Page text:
Monday, 28 May 2007

Back home after a cold, wet English Bank Holiday weekend in Cornwall. Welcomed by Sandrine Piau singing Vivaldi and Handel. Perhaps my musical vision is tunnelling, but I now really feel at home in music composed between around 1705 and 1745. With Bach, Handel and Vivaldi there is a freshness, and a feeling of music flexing its muscles and bursting its bonds. Exiled to a desert island, I sense more and more that it is the vocal music of Bach and Handel that would be selected to accompany me.

Tuesday, 22 May 2007

The Japanese, thank goodness, refuse to be fashionable when it comes to classical music, so I was able to obtain the 1960 recording of the Bach Brandenburgs from Otto Klemperer and the Philharmonia (from HMV in Tokyo, an EMI-Japan release). The recording seems to be banned in pretty well every other country, a reason for being deeply aggrieved at the dictatorship of the Harpsichord Band.
What does one want from a recording of the Brandenburgs? a) clarity of texture -- we need to hear all the parts b) balance of sound c) top-of-the-range playing in both solos and tuttis d) a sense of overall structure e) a sense of depth and perspective in the recording.
Well, so far I have only listened to Brandenburgs 1-3 of this set. But, so far, the Klemperer set has all of these qualities. I am delightfully amazed. Perhaps at last -- after much hunting, trial and error, it has to be said -- I have found my ideal set of Bach's Brandenburg concerti. And not a plucking harpsichord in sight (except for the fifth Brandenburg).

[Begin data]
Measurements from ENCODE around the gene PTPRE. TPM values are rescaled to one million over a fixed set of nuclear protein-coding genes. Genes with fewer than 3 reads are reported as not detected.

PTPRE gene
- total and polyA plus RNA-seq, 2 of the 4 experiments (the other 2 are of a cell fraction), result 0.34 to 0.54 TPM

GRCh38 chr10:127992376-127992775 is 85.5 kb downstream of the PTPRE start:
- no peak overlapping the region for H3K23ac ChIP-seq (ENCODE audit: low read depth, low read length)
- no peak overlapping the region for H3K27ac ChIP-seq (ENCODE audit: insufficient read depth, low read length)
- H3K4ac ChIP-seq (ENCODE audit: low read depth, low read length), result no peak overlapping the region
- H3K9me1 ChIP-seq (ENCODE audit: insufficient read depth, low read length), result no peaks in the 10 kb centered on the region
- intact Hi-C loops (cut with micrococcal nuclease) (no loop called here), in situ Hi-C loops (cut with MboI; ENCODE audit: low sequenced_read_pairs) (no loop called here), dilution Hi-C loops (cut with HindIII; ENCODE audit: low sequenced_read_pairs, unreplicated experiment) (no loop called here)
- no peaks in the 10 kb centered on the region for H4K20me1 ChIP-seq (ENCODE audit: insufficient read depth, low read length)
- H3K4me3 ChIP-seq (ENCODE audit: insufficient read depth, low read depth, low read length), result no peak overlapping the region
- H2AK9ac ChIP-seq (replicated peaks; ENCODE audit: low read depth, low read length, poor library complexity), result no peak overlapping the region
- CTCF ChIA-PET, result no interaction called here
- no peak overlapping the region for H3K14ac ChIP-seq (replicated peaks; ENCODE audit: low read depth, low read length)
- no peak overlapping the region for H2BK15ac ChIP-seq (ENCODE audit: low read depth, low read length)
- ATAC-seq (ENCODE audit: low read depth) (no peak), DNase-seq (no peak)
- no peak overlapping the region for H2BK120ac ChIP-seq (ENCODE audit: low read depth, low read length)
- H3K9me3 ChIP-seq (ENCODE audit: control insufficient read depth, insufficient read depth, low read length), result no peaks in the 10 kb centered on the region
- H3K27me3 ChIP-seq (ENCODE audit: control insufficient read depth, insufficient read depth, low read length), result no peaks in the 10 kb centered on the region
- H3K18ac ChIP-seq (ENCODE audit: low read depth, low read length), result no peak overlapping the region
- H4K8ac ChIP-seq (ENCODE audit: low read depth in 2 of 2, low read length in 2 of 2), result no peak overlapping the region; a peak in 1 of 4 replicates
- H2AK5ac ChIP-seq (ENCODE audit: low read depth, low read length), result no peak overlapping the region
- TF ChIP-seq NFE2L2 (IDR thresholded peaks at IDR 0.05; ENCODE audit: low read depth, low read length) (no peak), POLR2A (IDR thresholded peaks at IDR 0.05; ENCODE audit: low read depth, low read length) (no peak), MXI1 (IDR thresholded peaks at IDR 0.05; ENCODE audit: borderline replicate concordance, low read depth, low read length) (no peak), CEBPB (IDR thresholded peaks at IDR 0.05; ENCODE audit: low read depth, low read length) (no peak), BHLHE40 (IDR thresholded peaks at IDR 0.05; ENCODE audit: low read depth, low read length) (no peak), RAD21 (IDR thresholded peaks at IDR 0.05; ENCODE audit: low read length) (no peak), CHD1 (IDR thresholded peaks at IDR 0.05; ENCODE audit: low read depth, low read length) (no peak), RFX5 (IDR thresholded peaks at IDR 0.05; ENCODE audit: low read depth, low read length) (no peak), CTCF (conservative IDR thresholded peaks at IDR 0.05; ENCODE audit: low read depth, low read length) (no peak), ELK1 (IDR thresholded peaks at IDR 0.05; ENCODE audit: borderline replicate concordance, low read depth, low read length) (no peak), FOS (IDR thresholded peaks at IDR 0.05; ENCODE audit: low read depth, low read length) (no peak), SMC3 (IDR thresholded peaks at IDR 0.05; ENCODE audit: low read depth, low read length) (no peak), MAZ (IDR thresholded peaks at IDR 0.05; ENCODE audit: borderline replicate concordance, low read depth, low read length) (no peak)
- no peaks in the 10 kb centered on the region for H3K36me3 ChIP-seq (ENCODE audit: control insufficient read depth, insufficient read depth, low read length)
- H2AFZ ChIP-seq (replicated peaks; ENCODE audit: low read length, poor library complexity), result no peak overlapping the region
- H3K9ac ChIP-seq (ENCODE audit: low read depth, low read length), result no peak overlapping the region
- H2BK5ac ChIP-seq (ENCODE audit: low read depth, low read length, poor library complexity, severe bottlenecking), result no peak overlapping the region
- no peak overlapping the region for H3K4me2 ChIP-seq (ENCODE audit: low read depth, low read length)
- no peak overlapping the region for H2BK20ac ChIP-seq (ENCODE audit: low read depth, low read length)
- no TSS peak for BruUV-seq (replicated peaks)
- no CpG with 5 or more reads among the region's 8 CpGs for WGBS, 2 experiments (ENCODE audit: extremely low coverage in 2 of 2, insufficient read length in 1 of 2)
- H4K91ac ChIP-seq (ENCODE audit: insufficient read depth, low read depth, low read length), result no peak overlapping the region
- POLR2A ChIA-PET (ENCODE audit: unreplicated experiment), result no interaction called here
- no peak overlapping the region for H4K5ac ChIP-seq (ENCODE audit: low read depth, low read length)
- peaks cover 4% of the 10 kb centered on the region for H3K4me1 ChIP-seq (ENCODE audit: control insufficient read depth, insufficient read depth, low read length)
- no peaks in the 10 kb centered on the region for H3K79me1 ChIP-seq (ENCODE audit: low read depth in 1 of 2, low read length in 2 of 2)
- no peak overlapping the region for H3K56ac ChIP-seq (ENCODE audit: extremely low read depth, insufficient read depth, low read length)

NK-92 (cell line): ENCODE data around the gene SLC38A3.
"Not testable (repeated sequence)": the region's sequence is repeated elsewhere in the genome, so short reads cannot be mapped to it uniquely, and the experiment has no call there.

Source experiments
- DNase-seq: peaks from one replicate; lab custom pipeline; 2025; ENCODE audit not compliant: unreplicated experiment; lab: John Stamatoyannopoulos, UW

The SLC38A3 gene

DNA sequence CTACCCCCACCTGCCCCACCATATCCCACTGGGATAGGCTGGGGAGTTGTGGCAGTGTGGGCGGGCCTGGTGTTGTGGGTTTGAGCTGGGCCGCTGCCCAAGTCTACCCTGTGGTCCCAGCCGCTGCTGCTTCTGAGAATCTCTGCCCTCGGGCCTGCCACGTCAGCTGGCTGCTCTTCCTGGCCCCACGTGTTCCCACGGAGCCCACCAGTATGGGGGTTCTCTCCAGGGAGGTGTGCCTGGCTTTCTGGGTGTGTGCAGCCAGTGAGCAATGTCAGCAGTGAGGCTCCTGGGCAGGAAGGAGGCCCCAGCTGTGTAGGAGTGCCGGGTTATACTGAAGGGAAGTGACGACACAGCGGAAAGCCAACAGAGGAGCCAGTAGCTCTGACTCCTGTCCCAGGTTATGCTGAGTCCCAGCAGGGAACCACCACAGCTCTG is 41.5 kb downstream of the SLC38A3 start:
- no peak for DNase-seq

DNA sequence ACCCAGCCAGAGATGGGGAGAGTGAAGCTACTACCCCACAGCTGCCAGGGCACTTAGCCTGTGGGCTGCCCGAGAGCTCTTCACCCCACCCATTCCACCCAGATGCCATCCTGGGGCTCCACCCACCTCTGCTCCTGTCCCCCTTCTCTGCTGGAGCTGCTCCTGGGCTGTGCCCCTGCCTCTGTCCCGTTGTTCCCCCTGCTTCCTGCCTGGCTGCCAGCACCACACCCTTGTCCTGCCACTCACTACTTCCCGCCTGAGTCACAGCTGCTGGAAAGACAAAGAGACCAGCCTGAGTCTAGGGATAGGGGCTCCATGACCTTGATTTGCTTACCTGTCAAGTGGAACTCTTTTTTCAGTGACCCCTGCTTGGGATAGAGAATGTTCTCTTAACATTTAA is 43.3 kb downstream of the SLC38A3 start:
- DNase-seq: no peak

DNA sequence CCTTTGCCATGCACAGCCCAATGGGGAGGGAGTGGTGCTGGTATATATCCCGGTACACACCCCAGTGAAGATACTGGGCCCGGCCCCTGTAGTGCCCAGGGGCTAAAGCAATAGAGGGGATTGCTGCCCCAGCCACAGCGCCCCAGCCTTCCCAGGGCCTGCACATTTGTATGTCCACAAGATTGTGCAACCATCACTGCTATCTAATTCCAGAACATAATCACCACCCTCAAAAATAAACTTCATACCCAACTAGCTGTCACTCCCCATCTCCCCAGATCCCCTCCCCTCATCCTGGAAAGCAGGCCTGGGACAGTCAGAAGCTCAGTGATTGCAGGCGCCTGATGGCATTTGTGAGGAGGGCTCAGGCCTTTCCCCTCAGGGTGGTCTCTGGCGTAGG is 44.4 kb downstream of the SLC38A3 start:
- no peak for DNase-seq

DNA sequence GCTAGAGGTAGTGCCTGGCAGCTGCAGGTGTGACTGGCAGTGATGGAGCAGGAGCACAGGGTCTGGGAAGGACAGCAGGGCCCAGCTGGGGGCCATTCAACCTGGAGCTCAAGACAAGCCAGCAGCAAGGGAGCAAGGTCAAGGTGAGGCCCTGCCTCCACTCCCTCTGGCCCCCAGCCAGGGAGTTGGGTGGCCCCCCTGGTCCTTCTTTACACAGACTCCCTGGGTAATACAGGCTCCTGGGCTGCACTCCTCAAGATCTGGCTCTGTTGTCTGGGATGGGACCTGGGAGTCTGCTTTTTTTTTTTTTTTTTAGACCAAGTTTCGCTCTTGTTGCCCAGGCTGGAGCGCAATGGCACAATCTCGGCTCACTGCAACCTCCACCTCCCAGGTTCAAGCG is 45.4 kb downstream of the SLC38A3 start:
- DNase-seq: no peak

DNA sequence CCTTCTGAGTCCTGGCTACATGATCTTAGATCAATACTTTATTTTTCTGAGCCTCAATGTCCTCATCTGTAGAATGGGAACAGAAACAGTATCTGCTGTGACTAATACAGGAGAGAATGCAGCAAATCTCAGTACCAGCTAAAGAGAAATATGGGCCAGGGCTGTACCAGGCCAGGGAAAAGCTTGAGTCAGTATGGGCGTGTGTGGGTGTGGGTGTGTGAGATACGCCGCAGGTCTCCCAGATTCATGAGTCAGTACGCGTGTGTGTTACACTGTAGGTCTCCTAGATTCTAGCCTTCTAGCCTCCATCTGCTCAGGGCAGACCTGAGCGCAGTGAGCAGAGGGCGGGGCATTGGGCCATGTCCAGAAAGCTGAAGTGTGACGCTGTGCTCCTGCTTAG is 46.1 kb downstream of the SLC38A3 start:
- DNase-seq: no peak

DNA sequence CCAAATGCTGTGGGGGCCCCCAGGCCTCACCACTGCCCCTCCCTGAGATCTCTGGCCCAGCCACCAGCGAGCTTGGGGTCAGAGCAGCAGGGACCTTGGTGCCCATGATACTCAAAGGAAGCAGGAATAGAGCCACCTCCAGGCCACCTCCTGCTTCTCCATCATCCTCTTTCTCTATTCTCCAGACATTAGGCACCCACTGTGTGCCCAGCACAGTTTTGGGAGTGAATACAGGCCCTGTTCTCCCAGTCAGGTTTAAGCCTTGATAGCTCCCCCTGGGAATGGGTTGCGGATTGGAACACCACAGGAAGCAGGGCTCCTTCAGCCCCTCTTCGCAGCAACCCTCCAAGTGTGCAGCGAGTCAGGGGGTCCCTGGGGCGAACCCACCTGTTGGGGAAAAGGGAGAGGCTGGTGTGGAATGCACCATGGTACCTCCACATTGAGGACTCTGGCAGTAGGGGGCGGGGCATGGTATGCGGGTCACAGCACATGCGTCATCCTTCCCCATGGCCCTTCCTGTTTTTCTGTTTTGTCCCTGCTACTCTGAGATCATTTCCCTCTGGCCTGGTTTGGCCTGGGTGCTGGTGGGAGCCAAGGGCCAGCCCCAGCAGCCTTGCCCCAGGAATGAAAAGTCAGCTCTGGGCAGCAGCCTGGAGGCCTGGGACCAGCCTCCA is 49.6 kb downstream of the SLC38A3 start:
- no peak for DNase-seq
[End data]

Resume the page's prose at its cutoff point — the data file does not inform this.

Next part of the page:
Saturday, 19 May 2007

Inspired by a review, I took off the shelf the CD of Leopold Stokowski's last London concert (May 1974, with the Philharmonia). Vaughan William's Tallis Fantasy, Ravel's Rapsodie Espagnole and last, but here certainly not least, Brahms' fourth symphony. The orchestral playing is truly superb throughout, and Stokowski's conducting without a blemish (at the age of 92). The Brahms brings heartfelt cheers from the audience (which even wishes to applaud after the end of the first movement -- quite understandably). The is a CD I must put on more often (the concert opens with Klemperer's Merry Waltz, in tribute to Otto who had died a few months previously).

Friday, 18 May 2007

At last I have enjoyed the Brahms Concerto for Violin & Cello! It is usually played as a Major Romantic Bravura Concerto for two instruments, and I find the whole thing overblown -- and usually with poor balance. But yesterday evening I put on the new recording from Pentatone featuring Julia Fischer and Daniel Müller-Schott (conductor Jakov Kreizberg) and was pleasantly surprised. It is played -- and recorded -- as a chamber music piece for violin, cello and orchestra. The balance is excellent and the music makes its points through the interventions of all three protagonists. The two soloists from Munich do good. I have yet to hear the companion piece on the CD .. Fischer playing the Brahms Violin Concerto.